• Western Australia - $1,221,000
  • Tasmania - $375,000
  • ACT - $796,000
  • Total States - $15,233,000
Costs incurred by Commonwealth:
  • Medicare Payments - $8,380,000
  • Methadone - $2,100,000
  • NDS Contribution - $4,873,000
  • Total Commonwealth - $15,353,000
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10.6 Summary

A review of the comparative costs of methadone services between the public and private sectors and between different jurisdictions has been made difficult by the absence of readily available financial data. As a result, costs have been estimated based on the results of specific questionnaires to State health authorities and private medical practitioners, and by an examination of a sample of Medicare data. The uncertain reliability of these data sources suggests that the results should be interpreted with caution.

In the public sector, reasonable consistency was found in the direct costs per client treated. The exceptions to this were in Tasmania and Victoria, where relatively few public clients are treated, and concerns are held about the reliability of the costs reported. If these two States are excluded from the analysis, the average direct cost per client per annum of methadone treatment in the public sector is approximately $2,100, while the total cost (including program administration etc.) is $2,250 per client per annum. Given the basis on which public clinics are funded, these costs are expected to reduce with the number of clients treated, though not necessarily proportionally.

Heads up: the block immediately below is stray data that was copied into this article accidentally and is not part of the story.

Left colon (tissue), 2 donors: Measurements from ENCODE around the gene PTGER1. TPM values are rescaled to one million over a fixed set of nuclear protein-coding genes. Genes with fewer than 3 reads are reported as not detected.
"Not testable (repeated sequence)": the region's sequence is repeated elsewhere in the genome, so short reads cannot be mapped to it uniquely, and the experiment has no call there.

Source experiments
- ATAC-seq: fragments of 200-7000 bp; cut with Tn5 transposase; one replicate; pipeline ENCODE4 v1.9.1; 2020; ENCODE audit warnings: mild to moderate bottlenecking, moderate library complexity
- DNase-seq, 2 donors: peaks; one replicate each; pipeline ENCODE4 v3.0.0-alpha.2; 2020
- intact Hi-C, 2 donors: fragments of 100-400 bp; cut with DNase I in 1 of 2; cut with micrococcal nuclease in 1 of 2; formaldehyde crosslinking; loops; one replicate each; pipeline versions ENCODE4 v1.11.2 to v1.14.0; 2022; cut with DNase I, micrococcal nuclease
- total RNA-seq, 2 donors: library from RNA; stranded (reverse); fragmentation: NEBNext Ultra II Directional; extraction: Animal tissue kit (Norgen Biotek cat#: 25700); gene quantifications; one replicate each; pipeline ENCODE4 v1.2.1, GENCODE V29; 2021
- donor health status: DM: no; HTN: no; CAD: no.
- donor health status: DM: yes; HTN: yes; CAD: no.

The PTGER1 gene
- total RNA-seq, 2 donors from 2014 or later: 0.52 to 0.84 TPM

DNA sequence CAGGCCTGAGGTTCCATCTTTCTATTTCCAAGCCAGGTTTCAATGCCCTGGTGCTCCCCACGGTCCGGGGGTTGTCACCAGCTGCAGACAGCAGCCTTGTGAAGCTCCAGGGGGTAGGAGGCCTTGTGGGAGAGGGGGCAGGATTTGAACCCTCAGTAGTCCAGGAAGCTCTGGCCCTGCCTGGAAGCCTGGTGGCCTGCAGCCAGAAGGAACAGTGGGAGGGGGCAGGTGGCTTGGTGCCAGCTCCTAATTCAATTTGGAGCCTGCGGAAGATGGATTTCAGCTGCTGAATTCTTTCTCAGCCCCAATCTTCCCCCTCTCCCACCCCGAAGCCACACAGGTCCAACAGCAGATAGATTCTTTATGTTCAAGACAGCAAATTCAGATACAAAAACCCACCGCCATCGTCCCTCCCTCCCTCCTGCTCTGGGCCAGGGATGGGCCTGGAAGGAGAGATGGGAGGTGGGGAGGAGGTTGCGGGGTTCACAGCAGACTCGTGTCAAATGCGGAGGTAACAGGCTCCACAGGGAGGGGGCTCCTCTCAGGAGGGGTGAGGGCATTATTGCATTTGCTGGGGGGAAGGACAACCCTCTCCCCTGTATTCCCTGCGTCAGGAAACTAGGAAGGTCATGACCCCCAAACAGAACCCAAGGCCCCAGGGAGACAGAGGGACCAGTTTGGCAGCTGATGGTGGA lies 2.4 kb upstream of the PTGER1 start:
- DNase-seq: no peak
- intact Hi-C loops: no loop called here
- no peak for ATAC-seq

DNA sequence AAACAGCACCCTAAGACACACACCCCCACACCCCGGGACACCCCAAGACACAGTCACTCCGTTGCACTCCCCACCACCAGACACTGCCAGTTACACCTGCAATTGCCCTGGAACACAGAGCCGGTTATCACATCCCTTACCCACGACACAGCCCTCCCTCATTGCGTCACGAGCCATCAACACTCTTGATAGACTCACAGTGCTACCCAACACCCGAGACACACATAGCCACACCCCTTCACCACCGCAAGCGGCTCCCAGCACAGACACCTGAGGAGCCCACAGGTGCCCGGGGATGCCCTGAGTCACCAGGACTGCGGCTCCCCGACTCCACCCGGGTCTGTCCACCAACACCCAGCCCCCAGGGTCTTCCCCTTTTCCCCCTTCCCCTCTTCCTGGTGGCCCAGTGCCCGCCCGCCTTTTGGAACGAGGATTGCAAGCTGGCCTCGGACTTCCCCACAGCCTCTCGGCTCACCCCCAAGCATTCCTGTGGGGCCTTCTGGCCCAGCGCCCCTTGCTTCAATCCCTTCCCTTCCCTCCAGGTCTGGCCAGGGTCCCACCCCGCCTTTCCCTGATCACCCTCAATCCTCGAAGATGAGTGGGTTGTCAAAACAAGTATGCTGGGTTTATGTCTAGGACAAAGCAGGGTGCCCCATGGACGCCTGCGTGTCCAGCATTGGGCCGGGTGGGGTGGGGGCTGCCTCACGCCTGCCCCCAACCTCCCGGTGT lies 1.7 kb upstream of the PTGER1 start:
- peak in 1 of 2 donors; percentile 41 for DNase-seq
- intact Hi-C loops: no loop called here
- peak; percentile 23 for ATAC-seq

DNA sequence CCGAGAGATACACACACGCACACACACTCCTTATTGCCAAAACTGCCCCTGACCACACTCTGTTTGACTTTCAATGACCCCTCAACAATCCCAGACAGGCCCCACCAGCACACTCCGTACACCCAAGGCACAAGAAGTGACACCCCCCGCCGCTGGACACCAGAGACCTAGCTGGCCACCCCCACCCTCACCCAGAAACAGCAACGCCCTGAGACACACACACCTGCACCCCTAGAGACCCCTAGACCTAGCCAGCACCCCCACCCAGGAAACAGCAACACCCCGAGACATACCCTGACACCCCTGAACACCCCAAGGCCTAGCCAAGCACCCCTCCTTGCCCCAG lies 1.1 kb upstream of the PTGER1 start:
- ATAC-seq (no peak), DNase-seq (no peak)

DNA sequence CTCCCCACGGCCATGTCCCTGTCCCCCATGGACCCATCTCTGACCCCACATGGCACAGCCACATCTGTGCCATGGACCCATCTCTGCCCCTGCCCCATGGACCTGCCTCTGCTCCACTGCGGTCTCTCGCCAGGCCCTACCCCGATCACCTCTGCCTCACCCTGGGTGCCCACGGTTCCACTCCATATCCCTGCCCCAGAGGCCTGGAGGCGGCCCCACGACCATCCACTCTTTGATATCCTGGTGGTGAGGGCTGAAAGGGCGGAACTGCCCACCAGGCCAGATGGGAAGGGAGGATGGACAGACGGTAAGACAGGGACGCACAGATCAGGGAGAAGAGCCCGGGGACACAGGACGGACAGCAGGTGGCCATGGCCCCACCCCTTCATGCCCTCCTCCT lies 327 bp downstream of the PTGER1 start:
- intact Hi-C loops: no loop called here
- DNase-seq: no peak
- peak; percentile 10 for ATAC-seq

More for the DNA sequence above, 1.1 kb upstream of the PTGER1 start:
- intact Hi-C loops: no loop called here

In the private sector, considerable variation has been found in the costs of treatment, depending on the intensity of treatment (which tends to be related to duration of treatment) and the nature of the service provider (i.e. whether it is a GP or a specialist). The nature of the funding system results in costs being directly proportional to the frequency of service delivery and the fee charged. This has resulted in services provided by psychiatrists costing approximately three times those of GP services in all stages of treatment. These differences are reflective of considerable differences in treatment patterns between the two groups, and the higher fees charged by psychiatrists. There are no data available to indicate whether or not the clinical complexity of clients being treated by the two groups differs significantly, nor whether outcomes of treatment vary as a result of the differences in treatment approach. However, many of those consulted during the course of the study doubted that the differences in fees charged between these groups could be justified in terms of the nature of the service provided. The costs of services provided by psychiatrists are comparable to the costs incurred in the public sector.